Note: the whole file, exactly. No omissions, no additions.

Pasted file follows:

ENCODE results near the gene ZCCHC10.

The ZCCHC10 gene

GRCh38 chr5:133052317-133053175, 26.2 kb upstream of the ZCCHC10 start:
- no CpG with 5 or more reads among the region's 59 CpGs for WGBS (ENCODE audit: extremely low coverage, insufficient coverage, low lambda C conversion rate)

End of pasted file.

ENCODE results near the gene ZCCHC10.

The ZCCHC10 gene

GRCh38 chr5:133052317-133053175, 26.2 kb upstream of the ZCCHC10 start:
- no CpG with 5 or more reads among the region's 59 CpGs for WGBS (ENCODE audit: extremely low coverage, insufficient coverage, low lambda C conversion rate)